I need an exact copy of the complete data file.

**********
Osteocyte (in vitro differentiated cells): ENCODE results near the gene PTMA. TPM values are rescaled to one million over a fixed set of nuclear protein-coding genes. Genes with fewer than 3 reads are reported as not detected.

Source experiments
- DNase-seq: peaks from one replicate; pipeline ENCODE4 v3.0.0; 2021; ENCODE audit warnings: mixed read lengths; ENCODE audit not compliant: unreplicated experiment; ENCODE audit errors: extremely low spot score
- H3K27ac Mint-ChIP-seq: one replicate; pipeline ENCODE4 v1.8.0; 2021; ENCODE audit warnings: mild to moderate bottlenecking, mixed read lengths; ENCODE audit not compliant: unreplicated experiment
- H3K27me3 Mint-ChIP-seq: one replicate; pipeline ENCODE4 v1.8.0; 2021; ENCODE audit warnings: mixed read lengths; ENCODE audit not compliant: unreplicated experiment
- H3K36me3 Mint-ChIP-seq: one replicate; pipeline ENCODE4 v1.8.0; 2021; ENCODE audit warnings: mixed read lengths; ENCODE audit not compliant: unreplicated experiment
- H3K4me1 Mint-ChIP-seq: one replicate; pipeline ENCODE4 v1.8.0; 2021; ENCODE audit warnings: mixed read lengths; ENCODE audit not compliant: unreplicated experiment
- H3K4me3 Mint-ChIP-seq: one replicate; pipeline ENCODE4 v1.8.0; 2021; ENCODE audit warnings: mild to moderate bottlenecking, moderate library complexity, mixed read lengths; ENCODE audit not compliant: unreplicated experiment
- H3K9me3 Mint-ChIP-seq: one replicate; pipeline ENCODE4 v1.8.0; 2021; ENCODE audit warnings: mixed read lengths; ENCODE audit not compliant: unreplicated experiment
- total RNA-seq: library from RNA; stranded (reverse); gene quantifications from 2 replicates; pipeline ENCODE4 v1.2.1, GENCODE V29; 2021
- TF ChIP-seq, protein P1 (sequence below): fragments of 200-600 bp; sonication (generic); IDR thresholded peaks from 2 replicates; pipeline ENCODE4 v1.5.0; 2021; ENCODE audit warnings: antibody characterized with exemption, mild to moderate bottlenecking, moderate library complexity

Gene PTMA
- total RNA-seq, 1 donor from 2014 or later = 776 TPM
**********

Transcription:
Osteocyte (in vitro differentiated cells): ENCODE results near the gene PTMA. TPM values are rescaled to one million over a fixed set of nuclear protein-coding genes. Genes with fewer than 3 reads are reported as not detected.

Source experiments
- DNase-seq: peaks from one replicate; pipeline ENCODE4 v3.0.0; 2021; ENCODE audit warnings: mixed read lengths; ENCODE audit not compliant: unreplicated experiment; ENCODE audit errors: extremely low spot score
- H3K27ac Mint-ChIP-seq: one replicate; pipeline ENCODE4 v1.8.0; 2021; ENCODE audit warnings: mild to moderate bottlenecking, mixed read lengths; ENCODE audit not compliant: unreplicated experiment
- H3K27me3 Mint-ChIP-seq: one replicate; pipeline ENCODE4 v1.8.0; 2021; ENCODE audit warnings: mixed read lengths; ENCODE audit not compliant: unreplicated experiment
- H3K36me3 Mint-ChIP-seq: one replicate; pipeline ENCODE4 v1.8.0; 2021; ENCODE audit warnings: mixed read lengths; ENCODE audit not compliant: unreplicated experiment
- H3K4me1 Mint-ChIP-seq: one replicate; pipeline ENCODE4 v1.8.0; 2021; ENCODE audit warnings: mixed read lengths; ENCODE audit not compliant: unreplicated experiment
- H3K4me3 Mint-ChIP-seq: one replicate; pipeline ENCODE4 v1.8.0; 2021; ENCODE audit warnings: mild to moderate bottlenecking, moderate library complexity, mixed read lengths; ENCODE audit not compliant: unreplicated experiment
- H3K9me3 Mint-ChIP-seq: one replicate; pipeline ENCODE4 v1.8.0; 2021; ENCODE audit warnings: mixed read lengths; ENCODE audit not compliant: unreplicated experiment
- total RNA-seq: library from RNA; stranded (reverse); gene quantifications from 2 replicates; pipeline ENCODE4 v1.2.1, GENCODE V29; 2021
- TF ChIP-seq, protein P1 (sequence below): fragments of 200-600 bp; sonication (generic); IDR thresholded peaks from 2 replicates; pipeline ENCODE4 v1.5.0; 2021; ENCODE audit warnings: antibody characterized with exemption, mild to moderate bottlenecking, moderate library complexity

Gene PTMA
- total RNA-seq, 1 donor from 2014 or later = 776 TPM